“Even though we want to change our advisor — we’re having service issues, or a fee issue, or they want to hire an advisor for the first time but they don’t have time to go through the RFP process properly — that’s where we’re trying to reduce the friction.”

In other words, an advisor may be charging excessive fees or providing sub-optimal investment choices and not get fired because of all the hassle — despite a company’s responsibility to document fiduciary care for its retirement plan participants.

InHub seeks to ease the process for plan sponsors — the startup’s primary target audience — and secondarily for advisors by bringing the process online; providing a streamlined list of questions for the plan sponsors to ask the candidates; and even by providing a list of advisors qualified to service large plans.

That last service is critical to professionalizing the process since companies often don’t know which advisors to invite to bid on the contracts.

“They hate asking committee members for names, which end up being brothers-in-law, friends, members of their church,” she says. “If they google [candidates], the people who pay the most for advertising get called up first; or they refer the advisors who cold-called them.”

InHub can get around the brother-in-law problem through the index it is developing of top-notch plan advisors.

To qualify, the advisors must service at least 20 institutional plans and have at least $500 million in institutional assets. If a candidate meets these standards — which would put him in the top 2% of retirement plan advisors — the next step is a phone interview and if they again pass muster, they fill out a questionnaire about their fees, participant education programs and the like.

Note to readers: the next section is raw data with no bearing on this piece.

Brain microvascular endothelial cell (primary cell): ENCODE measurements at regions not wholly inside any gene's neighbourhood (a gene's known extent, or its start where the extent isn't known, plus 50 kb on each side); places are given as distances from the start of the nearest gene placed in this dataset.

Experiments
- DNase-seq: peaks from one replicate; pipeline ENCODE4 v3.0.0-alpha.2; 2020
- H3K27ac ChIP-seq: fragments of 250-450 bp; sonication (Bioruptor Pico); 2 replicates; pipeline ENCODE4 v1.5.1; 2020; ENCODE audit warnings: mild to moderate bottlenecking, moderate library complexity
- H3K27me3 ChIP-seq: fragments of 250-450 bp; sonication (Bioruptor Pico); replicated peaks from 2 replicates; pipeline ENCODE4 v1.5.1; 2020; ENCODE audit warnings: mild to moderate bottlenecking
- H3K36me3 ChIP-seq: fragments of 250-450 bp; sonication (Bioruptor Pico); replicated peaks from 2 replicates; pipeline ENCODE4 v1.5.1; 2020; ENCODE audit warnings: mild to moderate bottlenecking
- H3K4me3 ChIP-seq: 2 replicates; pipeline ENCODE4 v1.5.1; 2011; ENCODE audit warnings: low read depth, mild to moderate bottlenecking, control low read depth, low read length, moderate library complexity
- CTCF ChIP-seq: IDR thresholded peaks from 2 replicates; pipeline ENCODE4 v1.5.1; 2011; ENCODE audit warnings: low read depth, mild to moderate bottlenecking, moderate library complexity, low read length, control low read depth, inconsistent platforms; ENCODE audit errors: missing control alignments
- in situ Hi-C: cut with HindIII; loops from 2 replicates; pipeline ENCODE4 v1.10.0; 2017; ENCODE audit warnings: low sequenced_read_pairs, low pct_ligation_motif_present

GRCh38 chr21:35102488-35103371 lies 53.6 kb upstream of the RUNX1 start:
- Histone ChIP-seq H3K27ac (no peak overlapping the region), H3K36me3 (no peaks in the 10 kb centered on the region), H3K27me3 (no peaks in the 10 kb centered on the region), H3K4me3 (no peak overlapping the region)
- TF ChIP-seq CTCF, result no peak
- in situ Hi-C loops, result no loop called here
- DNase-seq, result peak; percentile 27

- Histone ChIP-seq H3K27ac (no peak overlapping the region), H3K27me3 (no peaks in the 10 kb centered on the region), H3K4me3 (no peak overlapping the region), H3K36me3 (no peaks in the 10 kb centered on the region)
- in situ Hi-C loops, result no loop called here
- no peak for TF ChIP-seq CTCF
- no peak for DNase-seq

Amplo tells of a firm that ran both a 401(k) plan and a 457 plan totaling about $20 million in assets that was seeking an advisor willing to drive to their location, conduct participant education, and had experience with both types of plans.

“We were able to easily get them five qualified candidates,” she says.

Amplo stresses, however, that the plan sponsor can invite any advisor they like — including those that don’t meet InHub’s standards — to participate in the screening.

Indeed, advisors who prospect plan sponsors could benefit from referring the firm to InHub.

“We also had a situation with a beta client who came to us with two candidates they wanted to invite into the process. One was a group that referred them to our system; the other didn’t recommend an RFP, but wanted [the firm] to hire [the advisor] directly,” she says.

The hiring firm was less than impressed with the advisory firm seeking to circumvent a fiduciary process and ended up hiring the firm that recommended being screened through InHub.

The Chicago-based company derives its revenue from the fees it charges plan sponsors. There is no cost to advisors seeking a place on its list or bidding on a plan, though “if an advisor were to be hired and didn’t have a relationship [with the plan sponsor] prior to hiring, they pay us 25% for one year — a typical referral arrangement,” Amplo says.

InHub has been running its beta program for four months now, and plans to operate full bore at the start of 2015.

“Holistically, better plans … really start with better advisors, and better advisors are hired through better RFP processes,” Amplo reflects. “Our goal is to take this extremely cumbersome process off the back burner and onto the forefront … so plan sponsors can get the job done without delays and hire faster. We hope that becomes the new norm.”